Imagine this: You’re sitting in your Comm 300: Feature Writing class the Friday before spring break begins. The weather has finally begun to warm up, melting all of the snow that piled up only days before. The sunshine that you felt walking to class is the only thing you’re focused on, because you know that in approximately 45 minutes, you’ll be back out there and headed to the dog park with your pooch. It’s the perfect time during the semester for a long-awaited break. You keep checking the clock, which makes you even more anxious to leave, but it’s alright, because you begin to notice your professor checking the clock too. Which means only one thing. He’s as ready for the upcoming week as you are.
The perfect start to a stress-free, low-commitment spring break, right?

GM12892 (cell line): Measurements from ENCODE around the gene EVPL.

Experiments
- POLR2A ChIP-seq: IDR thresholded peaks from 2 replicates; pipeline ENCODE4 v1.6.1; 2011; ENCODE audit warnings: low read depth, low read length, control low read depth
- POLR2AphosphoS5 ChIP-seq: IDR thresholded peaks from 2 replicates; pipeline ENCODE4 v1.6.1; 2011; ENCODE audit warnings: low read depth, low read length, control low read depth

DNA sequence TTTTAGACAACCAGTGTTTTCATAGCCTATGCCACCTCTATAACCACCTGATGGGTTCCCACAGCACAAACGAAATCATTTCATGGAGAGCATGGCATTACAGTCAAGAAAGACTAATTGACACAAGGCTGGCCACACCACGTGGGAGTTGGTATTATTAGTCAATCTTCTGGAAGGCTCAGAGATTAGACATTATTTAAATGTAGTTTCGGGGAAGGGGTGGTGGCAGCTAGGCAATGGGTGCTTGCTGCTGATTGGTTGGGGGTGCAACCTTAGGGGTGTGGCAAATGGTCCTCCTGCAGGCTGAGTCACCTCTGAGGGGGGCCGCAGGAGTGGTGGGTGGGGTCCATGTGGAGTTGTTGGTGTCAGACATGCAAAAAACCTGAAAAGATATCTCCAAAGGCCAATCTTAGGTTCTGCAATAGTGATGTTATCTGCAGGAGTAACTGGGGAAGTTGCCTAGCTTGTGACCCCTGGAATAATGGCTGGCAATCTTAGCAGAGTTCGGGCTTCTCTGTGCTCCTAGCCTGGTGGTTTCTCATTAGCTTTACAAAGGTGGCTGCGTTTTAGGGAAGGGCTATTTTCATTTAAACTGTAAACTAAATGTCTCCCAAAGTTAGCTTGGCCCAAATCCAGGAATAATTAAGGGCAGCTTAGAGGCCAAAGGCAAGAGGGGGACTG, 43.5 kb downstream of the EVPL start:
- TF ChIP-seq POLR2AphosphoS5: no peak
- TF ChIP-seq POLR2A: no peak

Even though your professor might seem excited for a break from teaching for a week, he has less responsibility for his class than you do – because you are assigned homework. A chapter to read, an article to find and dissect, and an excerpt of your third story to sketch. This isn’t the only homework you have for the next week, either. As a junior, almost all six classes you are taking assign some sort of course work to keep you “engaged” during your break, on top of your outside internships and real job that you still must attend in person.
With all of this, you begin to think to yourself: This week is going to feel like more work than a normal week.